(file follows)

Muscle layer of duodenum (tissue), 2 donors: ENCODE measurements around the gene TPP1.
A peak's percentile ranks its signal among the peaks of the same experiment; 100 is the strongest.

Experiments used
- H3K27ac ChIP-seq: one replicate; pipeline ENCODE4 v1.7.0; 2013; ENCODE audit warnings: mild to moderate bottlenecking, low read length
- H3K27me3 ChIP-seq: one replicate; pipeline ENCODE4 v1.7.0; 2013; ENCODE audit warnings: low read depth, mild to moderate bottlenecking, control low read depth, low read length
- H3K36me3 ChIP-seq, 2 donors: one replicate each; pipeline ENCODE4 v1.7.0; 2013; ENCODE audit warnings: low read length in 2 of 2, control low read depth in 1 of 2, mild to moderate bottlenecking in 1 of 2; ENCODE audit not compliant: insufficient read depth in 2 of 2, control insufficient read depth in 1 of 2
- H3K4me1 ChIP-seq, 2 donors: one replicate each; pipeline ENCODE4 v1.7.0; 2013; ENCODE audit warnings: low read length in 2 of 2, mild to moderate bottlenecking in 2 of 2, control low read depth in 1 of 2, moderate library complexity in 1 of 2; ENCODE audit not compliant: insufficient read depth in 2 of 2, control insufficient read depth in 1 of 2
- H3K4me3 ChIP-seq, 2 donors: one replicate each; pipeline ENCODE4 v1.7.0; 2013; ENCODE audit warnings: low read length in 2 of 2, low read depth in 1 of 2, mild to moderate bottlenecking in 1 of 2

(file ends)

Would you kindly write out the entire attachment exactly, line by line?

Muscle layer of duodenum (tissue), 2 donors: ENCODE measurements around the gene TPP1.
A peak's percentile ranks its signal among the peaks of the same experiment; 100 is the strongest.

Experiments used
- H3K27ac ChIP-seq: one replicate; pipeline ENCODE4 v1.7.0; 2013; ENCODE audit warnings: mild to moderate bottlenecking, low read length
- H3K27me3 ChIP-seq: one replicate; pipeline ENCODE4 v1.7.0; 2013; ENCODE audit warnings: low read depth, mild to moderate bottlenecking, control low read depth, low read length
- H3K36me3 ChIP-seq, 2 donors: one replicate each; pipeline ENCODE4 v1.7.0; 2013; ENCODE audit warnings: low read length in 2 of 2, control low read depth in 1 of 2, mild to moderate bottlenecking in 1 of 2; ENCODE audit not compliant: insufficient read depth in 2 of 2, control insufficient read depth in 1 of 2
- H3K4me1 ChIP-seq, 2 donors: one replicate each; pipeline ENCODE4 v1.7.0; 2013; ENCODE audit warnings: low read length in 2 of 2, mild to moderate bottlenecking in 2 of 2, control low read depth in 1 of 2, moderate library complexity in 1 of 2; ENCODE audit not compliant: insufficient read depth in 2 of 2, control insufficient read depth in 1 of 2
- H3K4me3 ChIP-seq, 2 donors: one replicate each; pipeline ENCODE4 v1.7.0; 2013; ENCODE audit warnings: low read length in 2 of 2, low read depth in 1 of 2, mild to moderate bottlenecking in 1 of 2